Trailer Magazine


Pinnaroo Fertiliser Depot

  • Posted on Thursday 6th, June 2019
Pinnaroo Fertiliser Depot

Kenworth DAF in Adelaide worked closely with Pinnaroo Fertiliser Depot on a new Kenworth K200. For the South Australian agriculture supplier, the process of purchase, through to customisation and, finally delivery, has proven a memorable one.

Heath Boseley and his wife, Rebecca run Pinnaroo Fertiliser Depot in the Southern Mallee. They deliver to commercial and family owned horticulture and broadacre farms across the sprawling Mallee region from the South Australian side of the border into North western Victoria. Heath and his wife took over the family business, founded by his parents in 1971, seven years ago.

In the beginning, his father, Vincent, lugged 80-pound bags of fertiliser which were sewn up and delivered to local farms, many of which still grow carrots, onions and potatoes today. That process, four decades later, has drastically changed. Carrying fertiliser is now done in bulk with a truck and dog trailer with a 485 and upwards horsepower prime mover. Having recently taken delivery of a Kenworth K200, Heath required a vehicle with enough power to increase his carrying capacity, but with the ability to negotiate the variable conditions of paddocks made dry by drought conditions, where he will leave one tonne bulk bags for farmers or refill fertiliser spreaders. In addition to this, he needed on-highway capability as he treks with regularity to Adelaide.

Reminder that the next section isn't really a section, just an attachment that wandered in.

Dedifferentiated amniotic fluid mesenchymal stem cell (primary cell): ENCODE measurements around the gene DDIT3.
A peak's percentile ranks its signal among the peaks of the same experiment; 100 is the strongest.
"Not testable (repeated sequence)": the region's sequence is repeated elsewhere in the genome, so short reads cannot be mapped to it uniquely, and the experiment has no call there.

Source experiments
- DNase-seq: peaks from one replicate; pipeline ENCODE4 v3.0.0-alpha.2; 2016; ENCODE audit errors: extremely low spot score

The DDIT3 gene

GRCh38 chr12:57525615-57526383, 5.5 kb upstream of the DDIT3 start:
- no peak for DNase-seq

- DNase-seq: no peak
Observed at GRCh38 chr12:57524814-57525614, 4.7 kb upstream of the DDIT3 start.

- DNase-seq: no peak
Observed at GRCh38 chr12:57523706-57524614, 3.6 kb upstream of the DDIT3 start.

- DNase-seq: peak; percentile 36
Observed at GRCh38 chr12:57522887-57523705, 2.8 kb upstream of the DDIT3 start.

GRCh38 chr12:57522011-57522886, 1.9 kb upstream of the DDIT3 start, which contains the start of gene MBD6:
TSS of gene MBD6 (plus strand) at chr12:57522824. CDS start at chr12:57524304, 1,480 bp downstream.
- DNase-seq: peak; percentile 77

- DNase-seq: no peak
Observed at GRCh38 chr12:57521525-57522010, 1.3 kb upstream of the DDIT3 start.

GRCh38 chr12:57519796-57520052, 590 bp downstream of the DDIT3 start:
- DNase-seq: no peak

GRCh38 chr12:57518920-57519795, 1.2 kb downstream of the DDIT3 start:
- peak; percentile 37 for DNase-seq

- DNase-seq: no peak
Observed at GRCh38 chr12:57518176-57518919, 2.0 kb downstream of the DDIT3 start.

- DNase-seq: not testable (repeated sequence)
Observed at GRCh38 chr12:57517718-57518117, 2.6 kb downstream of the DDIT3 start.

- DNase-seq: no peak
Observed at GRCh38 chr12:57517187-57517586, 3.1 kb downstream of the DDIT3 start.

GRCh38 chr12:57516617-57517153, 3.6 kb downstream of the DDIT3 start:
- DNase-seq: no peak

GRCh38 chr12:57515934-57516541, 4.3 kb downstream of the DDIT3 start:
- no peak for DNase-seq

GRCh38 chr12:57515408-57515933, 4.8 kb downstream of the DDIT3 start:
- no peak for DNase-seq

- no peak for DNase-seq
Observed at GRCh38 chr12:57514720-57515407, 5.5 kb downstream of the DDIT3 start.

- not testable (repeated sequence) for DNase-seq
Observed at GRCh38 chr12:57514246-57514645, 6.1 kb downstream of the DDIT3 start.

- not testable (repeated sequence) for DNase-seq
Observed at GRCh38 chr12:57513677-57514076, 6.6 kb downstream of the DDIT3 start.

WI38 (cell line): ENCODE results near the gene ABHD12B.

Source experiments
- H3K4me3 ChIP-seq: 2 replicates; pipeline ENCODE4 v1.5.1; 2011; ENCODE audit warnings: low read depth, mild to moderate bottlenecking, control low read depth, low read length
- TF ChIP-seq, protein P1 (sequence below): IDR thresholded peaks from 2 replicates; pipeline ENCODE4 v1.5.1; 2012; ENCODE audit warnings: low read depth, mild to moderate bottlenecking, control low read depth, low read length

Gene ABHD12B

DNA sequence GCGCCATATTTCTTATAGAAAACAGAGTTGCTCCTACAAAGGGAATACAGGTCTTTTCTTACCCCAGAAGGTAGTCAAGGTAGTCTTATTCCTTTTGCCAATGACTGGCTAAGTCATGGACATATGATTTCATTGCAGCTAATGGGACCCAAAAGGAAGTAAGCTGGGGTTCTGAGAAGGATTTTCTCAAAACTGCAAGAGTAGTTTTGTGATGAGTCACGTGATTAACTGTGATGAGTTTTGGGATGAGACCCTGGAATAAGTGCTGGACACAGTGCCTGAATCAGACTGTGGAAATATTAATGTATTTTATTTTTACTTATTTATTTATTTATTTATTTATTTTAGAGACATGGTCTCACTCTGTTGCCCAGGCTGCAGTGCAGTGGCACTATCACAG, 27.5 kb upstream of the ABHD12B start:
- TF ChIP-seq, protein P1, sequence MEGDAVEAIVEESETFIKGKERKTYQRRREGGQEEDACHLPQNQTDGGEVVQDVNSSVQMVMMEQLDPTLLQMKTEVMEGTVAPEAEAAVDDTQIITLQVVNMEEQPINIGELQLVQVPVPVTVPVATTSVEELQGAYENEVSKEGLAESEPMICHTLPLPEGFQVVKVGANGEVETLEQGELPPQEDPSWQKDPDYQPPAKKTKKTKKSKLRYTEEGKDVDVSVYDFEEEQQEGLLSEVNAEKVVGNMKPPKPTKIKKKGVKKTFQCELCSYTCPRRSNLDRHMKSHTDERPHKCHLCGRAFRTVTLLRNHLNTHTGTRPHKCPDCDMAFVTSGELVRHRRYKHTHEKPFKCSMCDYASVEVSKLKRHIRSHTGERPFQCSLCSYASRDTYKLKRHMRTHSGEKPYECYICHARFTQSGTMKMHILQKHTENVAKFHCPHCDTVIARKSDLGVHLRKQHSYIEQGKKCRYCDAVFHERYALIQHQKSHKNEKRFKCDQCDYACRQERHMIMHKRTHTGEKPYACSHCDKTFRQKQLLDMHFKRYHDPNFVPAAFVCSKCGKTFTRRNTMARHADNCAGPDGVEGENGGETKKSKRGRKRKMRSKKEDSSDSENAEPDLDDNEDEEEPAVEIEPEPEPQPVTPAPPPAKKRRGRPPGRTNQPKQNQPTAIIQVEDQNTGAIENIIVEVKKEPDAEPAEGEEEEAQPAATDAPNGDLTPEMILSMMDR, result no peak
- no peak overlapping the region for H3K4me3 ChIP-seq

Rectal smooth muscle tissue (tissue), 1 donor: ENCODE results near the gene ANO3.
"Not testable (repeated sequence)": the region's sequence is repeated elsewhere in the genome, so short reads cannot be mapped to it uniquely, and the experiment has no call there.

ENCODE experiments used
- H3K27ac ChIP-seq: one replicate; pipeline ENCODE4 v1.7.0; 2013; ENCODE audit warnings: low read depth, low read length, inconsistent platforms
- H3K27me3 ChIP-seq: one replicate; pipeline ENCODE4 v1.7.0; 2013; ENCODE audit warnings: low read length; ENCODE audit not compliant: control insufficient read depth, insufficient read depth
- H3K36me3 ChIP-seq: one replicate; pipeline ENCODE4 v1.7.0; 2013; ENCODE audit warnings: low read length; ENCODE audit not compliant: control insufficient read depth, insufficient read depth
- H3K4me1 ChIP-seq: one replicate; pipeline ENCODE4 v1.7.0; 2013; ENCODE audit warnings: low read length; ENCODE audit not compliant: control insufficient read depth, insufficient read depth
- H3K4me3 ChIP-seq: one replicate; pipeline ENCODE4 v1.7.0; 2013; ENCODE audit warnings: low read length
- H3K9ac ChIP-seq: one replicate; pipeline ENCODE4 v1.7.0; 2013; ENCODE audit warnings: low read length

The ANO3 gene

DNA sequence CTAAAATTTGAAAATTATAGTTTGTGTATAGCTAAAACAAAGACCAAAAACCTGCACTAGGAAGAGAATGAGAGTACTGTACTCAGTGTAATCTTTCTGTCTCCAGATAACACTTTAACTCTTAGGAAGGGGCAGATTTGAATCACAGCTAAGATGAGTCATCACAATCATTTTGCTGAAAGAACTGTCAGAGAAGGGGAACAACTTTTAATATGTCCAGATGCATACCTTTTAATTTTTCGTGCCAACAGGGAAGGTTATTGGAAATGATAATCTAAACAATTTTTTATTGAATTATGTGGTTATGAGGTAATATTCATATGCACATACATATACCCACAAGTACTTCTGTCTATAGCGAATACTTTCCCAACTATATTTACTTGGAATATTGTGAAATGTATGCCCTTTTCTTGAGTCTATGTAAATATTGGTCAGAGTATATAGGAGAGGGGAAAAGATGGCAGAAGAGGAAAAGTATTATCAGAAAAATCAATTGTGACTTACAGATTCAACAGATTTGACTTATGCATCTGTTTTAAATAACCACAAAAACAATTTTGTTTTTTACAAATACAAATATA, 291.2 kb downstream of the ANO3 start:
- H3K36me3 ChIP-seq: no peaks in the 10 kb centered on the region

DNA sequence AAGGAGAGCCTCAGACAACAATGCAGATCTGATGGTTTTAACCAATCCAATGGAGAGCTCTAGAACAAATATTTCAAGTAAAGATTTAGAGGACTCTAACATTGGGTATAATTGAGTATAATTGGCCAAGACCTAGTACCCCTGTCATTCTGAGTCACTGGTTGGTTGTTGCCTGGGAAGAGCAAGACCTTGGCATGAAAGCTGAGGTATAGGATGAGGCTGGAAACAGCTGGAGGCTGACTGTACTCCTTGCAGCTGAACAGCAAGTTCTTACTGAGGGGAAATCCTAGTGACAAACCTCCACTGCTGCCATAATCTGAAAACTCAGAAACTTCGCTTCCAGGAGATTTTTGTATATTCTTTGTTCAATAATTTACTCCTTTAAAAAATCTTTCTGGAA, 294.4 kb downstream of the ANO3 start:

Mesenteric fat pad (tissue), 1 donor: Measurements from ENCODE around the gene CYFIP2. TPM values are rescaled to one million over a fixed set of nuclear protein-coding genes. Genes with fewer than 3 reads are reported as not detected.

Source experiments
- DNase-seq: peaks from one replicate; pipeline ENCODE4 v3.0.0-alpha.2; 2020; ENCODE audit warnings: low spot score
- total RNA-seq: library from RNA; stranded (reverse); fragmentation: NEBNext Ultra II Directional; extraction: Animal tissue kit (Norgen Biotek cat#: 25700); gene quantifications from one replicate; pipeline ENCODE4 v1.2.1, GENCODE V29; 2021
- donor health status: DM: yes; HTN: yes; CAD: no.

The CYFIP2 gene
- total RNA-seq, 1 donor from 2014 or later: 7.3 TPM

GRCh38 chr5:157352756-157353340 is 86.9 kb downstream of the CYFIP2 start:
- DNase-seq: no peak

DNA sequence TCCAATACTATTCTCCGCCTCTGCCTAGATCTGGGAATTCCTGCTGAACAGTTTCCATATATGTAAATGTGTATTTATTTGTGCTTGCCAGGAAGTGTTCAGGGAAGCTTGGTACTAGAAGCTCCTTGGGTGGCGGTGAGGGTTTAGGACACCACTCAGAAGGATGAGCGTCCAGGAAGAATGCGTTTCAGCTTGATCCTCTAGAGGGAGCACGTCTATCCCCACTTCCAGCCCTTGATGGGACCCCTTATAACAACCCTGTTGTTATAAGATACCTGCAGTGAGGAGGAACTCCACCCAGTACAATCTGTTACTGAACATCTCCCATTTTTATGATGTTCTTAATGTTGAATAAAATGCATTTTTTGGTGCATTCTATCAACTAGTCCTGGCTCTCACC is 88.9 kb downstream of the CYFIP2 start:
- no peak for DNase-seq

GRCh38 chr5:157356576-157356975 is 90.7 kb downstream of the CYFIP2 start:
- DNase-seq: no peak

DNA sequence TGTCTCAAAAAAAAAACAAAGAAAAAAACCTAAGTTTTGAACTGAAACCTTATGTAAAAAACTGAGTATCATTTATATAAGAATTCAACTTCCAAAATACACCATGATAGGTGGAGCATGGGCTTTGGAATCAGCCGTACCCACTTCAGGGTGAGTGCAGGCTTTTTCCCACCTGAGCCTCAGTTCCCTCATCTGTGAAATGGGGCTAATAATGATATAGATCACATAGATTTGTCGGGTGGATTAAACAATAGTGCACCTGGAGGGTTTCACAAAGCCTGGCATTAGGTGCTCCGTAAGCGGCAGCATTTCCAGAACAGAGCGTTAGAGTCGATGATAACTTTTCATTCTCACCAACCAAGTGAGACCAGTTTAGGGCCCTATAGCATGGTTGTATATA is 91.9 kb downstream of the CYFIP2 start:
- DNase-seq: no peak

The twin steer Kenworth K200 1.7 metre day cab tows a three-axle dog trailer. The combination is rated for 34 tonnes payload. Prior to the purchase of the new vehicle, Heath says he was approved for 28 tonnes under Performance-Based Standards (PBS).

“That’s why I went to a twin steer as opposed to a single steer so I could get more in the truck,” he says. “Beforehand I could only get 11.5 tonne carrying capacity so it’s a necessary increase.”

Heath uses a Trout River live bottom ruck body with a rubber conveyor floor. The tub which holds 21 cubic metres, pivots at the front allowing the rear to raise up three metres from the ground using telescopic multistage hydraulic cylinders to enable transfer of the fertiliser into super spreaders he positions underneath it. Scales are used to measure a known quantity that he requires for individual customers to ensure he delivers the exact amount ordered.

Prior to buying the Kenworth K200, Heath researched which commercial vehicles were available, in the configuration he wanted, from other OEMs.

Various phone calls lead him to speak with Mark Clements, the sales consultant at Kenworth DAF in Adelaide. Mark, according to Heath, listened carefully to his requirements and the twin-steer options he was considering at the time. They soon agreed on the Kenworth K200. From that point onwards he was in contact with PACCAR Off Highway and Export Manager Phil Webb who wasted little time going to work in assessing the ‘nuts and bolts’ involved in spec’ing out the new truck. This was all before Heath had settled on the price and predelivery

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